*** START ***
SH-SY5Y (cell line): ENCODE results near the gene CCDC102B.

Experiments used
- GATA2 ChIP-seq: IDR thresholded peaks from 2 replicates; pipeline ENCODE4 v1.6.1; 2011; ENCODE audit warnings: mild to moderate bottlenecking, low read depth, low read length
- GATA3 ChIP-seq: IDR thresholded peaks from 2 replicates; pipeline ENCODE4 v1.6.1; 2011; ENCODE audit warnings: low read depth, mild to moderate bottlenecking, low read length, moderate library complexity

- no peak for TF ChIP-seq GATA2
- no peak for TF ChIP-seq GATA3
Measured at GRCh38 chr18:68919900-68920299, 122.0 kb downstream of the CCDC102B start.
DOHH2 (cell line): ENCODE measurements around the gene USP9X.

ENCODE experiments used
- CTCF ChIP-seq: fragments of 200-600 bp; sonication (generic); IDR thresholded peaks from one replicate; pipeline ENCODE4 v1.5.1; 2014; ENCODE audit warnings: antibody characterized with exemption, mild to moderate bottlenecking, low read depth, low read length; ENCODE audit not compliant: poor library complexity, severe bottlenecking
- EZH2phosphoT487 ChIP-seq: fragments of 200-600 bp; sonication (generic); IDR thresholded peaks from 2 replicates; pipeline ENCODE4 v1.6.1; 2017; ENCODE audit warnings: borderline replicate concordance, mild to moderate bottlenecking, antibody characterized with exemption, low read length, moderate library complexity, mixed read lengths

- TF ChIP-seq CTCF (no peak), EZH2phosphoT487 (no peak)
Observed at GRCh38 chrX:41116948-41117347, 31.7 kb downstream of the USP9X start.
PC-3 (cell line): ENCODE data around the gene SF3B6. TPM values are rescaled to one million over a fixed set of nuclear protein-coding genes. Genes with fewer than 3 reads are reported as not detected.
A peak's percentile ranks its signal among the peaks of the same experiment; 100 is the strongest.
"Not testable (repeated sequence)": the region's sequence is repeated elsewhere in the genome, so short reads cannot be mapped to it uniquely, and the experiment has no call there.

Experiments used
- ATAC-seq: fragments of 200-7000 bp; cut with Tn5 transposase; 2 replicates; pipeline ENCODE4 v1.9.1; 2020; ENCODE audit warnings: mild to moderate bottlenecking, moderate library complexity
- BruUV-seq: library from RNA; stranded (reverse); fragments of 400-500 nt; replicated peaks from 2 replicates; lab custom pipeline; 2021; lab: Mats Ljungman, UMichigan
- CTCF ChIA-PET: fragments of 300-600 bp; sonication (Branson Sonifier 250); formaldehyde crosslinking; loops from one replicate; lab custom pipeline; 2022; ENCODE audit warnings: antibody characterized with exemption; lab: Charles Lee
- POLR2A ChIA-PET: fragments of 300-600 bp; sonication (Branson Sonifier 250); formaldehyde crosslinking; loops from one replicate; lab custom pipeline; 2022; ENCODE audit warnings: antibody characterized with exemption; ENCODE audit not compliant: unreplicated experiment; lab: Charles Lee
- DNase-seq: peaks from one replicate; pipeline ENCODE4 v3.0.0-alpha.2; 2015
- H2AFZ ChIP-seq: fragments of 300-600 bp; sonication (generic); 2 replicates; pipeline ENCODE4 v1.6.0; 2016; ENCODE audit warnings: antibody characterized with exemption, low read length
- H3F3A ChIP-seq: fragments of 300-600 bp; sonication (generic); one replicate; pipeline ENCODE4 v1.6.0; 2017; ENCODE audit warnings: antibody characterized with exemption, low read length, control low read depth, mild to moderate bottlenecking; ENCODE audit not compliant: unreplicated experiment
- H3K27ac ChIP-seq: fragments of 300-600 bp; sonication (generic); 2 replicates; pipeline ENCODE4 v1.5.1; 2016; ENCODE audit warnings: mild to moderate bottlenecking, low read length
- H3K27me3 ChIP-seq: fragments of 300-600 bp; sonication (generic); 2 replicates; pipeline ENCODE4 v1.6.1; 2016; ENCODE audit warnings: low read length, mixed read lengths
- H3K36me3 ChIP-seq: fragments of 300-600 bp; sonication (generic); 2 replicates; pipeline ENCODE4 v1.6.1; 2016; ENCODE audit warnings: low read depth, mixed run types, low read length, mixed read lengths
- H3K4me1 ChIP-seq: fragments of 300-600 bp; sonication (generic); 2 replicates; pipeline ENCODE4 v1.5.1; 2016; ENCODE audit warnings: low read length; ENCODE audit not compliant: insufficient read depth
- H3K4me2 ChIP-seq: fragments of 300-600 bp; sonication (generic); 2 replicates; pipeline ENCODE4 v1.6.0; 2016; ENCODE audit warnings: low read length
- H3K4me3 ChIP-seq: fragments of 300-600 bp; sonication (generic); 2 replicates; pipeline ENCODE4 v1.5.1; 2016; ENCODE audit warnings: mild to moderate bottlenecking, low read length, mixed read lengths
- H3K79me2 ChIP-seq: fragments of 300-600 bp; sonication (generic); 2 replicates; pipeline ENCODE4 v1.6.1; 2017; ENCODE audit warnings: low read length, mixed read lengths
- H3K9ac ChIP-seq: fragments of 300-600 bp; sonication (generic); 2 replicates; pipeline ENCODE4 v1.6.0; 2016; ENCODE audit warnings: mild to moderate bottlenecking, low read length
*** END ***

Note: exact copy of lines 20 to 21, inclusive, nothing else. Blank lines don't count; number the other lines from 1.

- CTCF ChIA-PET: fragments of 300-600 bp; sonication (Branson Sonifier 250); formaldehyde crosslinking; loops from one replicate; lab custom pipeline; 2022; ENCODE audit warnings: antibody characterized with exemption; lab: Charles Lee
- POLR2A ChIA-PET: fragments of 300-600 bp; sonication (Branson Sonifier 250); formaldehyde crosslinking; loops from one replicate; lab custom pipeline; 2022; ENCODE audit warnings: antibody characterized with exemption; ENCODE audit not compliant: unreplicated experiment; lab: Charles Lee